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Eyeing a comeback, landline players offer freebies

May 02, 2015 07:53 IST

BSNL, MTNL launch free night calling to win back consumers lost to mobile boom

India’s fixed-line telecom service providers have seen major erosion in their user base in recent years, thanks to the rise of wireless technology and mobile revolution. In a bid to revive their fortunes through winning back some of their customers, state-run landline players Bharat Sanchar Nigam Ltd (BSNL) and Mahanagar Telephone Nigam Ltd (MTNL) have introduced some attractive schemes, such as unlimited free night calling.

Starting Friday, BSNL, which provides telecom services across the country except in Delhi and Mumbai, started this free fixed-line calling offer between 9 pm and 7 am. The plan, initially applicable for six months, will be reviewed depending on response.

Following BSNL’s move, MTNL, which offers fixed-line services in Delhi and Mumbai, is also introducing unlimited free local calling at night for its landline and broadband customers to any network.

“MTNL has decided to introduce unlimited free local calling for its landline and broadband customers (combo) between 10 pm and 7 am to any network. The free unlimited calling facility is also available for Delhi MTNL landline customers to any network to Mumbai and vice versa during the same hours,” it said in a statement. STD call charges have been made local by making call charges rate at 180 second per pulse, it said.

A few days ago, Airtel had also announced free voice calls to both mobiles and landlines for its broadband customers. The company had launched special plans priced at Rs 49 and Rs 99 a month, using which its broadband customers could make free voice calls to any network. The Rs 49 pack is only for local calls, and Rs 99 one for both STD and local calls.

Though similar night packs were introduced earlier too — where wireless providers slashed rates or offered free minutes — this is the first time that landline operators are aiming to attract new customers and, more importantly, retain the existing ones.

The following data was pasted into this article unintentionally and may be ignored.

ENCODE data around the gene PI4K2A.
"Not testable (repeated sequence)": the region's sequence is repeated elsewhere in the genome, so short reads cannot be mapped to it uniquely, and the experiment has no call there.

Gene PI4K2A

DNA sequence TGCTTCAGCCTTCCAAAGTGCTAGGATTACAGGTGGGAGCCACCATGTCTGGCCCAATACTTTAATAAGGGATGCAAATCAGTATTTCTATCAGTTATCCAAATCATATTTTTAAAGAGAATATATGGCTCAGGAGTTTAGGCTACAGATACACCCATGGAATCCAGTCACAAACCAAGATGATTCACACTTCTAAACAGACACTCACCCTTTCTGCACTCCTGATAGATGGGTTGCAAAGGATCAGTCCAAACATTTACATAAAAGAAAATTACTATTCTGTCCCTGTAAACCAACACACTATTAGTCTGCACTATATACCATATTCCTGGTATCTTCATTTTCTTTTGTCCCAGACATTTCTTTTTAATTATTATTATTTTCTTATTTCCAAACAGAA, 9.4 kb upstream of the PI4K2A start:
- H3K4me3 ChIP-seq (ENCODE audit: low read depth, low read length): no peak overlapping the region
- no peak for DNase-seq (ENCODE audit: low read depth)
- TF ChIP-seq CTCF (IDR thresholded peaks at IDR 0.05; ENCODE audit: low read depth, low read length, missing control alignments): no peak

According to the Telecom Regulatory Authority of India’s (Trai’s) telecom subscription data for February, BSNL, which dominates the landline market, was the biggest loser of fixed-line customers. The company, which lost 162,556 users in February, still had over 16.6 million landline connections at the end of month and dominated the market with a 62.26 per cent share.

Apart from the drop in the number of landline domains, the number of wireline subscribers declined from 26.87 million at the end of January to 26.72 million at the end of February.

The overall wireline teledensity (Number of landline telephones in use for every 100 individuals living within an area) also declined from 2.14 in January to 2.13 in February — urban wireline teledensity and rural wireline teledensity stood at 5.54 and 0.60, respectively.

BSNL and MTNL together control 75.44 per cent of the wireline market.

The changing trend of dropping numbers shows the landline operators’ losing battle against mobile connections in the past few years, as more Indians now opt for the wireless mode of communication. Given this, the fixed-line service providers’ fresh attempt at reviving fortunes might help them get back some of their customers.

Note: Image used for representation purpose only.

Image: Amateur contestants pose in telephone booths during the annual European Elvis Tribute Artist Contest and Convention in Birmingham, central England. Photograph: Darren Staples/Reuters

Agamoni Ghosh in New Delhi